Instead of rising to address those challenges, they have a litany of cover your butt, and save a few buck policies. The rules and enforcement I saw in my time at Como were draconian and blunt. It’s all they could do to keep themselves afloat.


Zero-tolerance policies = zero-brain policies, as always.

Intelligent people must always have the right to decide when the letter of the law does not apply.


@F​Fabian is right, I have to say. Why is this a policy? Why is there even the question of administrative liability? Because of the terrible specter of kiddy-fiddling, and the belief that there can never be a good reason for a student to enter a teacher’s car.

It’s still society thinking about sex, as always.


The school is is Minnesota. Sub-zero weather is not a surprise occurrence there. Why didn’t it already have policy in place for what to do in severe weather conditions?

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I had a similarly stupid thing happen when I was a kid (Texas) and I borrowed a phone, called a parent, explained what was happening and was picked up by the time the stupid vice principal could figure out what to do. That being said, in some schools you can be arrested for as much.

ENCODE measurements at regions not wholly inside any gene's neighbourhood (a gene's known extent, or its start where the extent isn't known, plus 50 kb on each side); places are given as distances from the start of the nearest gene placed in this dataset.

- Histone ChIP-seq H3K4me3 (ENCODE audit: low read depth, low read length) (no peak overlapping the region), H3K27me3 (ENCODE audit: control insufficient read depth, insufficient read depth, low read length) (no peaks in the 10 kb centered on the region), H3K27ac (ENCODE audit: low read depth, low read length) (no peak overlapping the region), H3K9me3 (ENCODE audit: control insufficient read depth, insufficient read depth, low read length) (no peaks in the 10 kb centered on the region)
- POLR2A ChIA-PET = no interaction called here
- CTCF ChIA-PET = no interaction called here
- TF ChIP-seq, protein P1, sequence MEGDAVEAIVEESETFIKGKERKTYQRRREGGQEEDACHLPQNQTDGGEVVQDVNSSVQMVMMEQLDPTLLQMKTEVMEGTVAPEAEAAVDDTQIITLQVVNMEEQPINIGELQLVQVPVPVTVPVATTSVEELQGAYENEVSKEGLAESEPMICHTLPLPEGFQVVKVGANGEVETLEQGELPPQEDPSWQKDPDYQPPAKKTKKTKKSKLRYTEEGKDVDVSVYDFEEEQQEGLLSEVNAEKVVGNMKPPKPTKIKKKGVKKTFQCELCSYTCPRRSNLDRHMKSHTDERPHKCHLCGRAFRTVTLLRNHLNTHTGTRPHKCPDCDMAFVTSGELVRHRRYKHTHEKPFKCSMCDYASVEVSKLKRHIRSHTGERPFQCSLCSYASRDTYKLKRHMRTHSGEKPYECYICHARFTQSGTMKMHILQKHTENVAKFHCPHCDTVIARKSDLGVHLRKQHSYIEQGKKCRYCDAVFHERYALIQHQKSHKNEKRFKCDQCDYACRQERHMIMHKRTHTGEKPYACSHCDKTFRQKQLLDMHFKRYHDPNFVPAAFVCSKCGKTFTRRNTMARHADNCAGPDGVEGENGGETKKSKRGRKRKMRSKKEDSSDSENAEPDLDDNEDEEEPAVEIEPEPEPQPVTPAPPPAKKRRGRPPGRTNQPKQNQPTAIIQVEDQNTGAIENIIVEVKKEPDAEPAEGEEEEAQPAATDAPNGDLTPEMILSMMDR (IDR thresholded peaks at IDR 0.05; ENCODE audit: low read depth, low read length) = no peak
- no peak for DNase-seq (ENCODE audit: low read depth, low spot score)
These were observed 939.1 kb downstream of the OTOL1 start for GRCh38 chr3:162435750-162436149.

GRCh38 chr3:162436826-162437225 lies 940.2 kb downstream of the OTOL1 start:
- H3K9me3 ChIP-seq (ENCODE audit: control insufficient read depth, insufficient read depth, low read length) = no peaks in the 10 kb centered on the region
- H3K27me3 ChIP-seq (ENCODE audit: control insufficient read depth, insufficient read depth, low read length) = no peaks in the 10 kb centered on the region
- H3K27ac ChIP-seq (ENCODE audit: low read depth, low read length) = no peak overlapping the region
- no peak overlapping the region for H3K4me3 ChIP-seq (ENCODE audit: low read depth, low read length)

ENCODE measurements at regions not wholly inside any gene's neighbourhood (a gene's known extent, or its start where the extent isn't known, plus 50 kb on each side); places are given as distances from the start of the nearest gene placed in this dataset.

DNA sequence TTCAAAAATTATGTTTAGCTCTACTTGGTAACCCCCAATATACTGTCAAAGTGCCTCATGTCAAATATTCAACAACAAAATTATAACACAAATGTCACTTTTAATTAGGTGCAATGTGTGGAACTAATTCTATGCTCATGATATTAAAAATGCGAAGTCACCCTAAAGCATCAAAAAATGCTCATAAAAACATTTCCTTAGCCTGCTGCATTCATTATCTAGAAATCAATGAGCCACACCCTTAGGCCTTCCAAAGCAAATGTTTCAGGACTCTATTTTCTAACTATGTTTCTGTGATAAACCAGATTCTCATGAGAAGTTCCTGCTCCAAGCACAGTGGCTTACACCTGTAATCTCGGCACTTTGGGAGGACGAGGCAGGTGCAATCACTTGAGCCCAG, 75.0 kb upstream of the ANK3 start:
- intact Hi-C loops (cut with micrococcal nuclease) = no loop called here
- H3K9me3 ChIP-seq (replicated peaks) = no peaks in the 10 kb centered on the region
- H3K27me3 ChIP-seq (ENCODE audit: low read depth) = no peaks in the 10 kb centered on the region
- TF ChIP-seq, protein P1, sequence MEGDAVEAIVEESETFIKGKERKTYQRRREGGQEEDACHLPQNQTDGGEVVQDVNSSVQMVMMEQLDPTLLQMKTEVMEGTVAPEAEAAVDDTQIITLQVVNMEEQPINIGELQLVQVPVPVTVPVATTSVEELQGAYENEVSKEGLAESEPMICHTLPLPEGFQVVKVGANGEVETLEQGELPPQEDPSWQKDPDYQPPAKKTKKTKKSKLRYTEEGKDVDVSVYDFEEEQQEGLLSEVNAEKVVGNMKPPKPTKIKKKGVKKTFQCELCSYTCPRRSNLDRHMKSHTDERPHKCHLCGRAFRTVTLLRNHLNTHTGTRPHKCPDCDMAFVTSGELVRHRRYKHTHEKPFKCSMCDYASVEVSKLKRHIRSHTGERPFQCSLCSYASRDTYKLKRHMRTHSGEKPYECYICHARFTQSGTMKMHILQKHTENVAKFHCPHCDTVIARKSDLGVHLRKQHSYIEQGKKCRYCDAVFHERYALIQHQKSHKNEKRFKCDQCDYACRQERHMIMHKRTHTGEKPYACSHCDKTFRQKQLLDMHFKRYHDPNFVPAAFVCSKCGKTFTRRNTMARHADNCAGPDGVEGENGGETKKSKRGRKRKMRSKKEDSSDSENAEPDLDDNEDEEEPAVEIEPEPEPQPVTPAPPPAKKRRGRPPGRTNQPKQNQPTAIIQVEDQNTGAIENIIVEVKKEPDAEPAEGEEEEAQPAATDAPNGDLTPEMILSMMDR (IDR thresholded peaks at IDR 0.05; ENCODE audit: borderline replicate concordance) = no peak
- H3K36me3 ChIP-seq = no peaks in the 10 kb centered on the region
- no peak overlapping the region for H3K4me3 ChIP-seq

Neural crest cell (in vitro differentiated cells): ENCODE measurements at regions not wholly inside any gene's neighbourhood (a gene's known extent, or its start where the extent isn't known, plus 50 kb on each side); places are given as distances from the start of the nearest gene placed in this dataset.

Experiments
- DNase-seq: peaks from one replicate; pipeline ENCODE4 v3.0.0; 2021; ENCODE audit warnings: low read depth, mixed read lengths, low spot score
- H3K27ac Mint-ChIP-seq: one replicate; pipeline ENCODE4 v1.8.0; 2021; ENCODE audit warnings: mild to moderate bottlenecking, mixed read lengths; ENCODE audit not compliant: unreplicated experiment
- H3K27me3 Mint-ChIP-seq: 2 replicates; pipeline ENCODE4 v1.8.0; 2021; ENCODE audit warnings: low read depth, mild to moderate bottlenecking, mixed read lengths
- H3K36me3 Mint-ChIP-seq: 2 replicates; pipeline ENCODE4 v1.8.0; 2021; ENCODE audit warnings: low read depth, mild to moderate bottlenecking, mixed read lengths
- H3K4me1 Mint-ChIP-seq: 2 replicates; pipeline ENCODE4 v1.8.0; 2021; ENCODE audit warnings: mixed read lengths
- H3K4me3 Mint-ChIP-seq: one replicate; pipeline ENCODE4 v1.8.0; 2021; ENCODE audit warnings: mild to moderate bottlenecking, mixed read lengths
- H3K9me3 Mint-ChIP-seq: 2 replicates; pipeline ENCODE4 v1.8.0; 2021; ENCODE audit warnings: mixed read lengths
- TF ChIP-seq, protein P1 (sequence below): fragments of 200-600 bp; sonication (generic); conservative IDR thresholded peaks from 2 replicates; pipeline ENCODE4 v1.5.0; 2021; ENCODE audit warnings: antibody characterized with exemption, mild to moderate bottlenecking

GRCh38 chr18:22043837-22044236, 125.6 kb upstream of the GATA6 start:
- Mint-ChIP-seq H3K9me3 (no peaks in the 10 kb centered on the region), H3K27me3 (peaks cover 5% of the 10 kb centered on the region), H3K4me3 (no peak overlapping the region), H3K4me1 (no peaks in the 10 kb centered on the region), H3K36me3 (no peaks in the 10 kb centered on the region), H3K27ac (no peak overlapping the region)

I wonder if it’s just different now. I was in high school in the late 80s/early 90s, when everything was less zero-tolerance-hysteria-baloney, and there were no police patrolling schools.

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You do realize that it would require someone to think far enough ahead to realize that running a fire drill during winter months was going to result in some kids getting yanked from the swimming pool if it wasn’t timed close enough to class start or end times. You’re asking a bit much of school administrators, obviously.


The teacher or teachers who honored the policy in this situation, should I not think of them as monsters? Did our parents & grandparents fuck around in Nuremberg for absolutely no reason?

Fire alarms exist for reasons of safety. Rules about students in teacher’s cars, exist for reasons of safety. But safety can’t be addressed purely with rules, there’s no point in adding another rule to these existing ones, having to do with bathing suits in cold weather. There’s no way to be safe if human judgement can’t be relied upon in an emergency. Entropy will always find a way to outsmart bureaucracy.

It’s called “The School to Prison Pipeline” and “zero tolerance” and the more authoritarian the system, the more likely they are to come down like a ton of bricks on a kid who kicks against it. Or a teacher. (Especially in the current “teachers are a bunch of over-paid morons and assholes who should all be fired” climate.)


I see your point, and I think my comment shows my age and how different school has become. It probably also highlights my privilege (white/middle class/female/etc) and my childlessness. It’s sad that humanity and rational thinking have been done away with, in schools and in our society.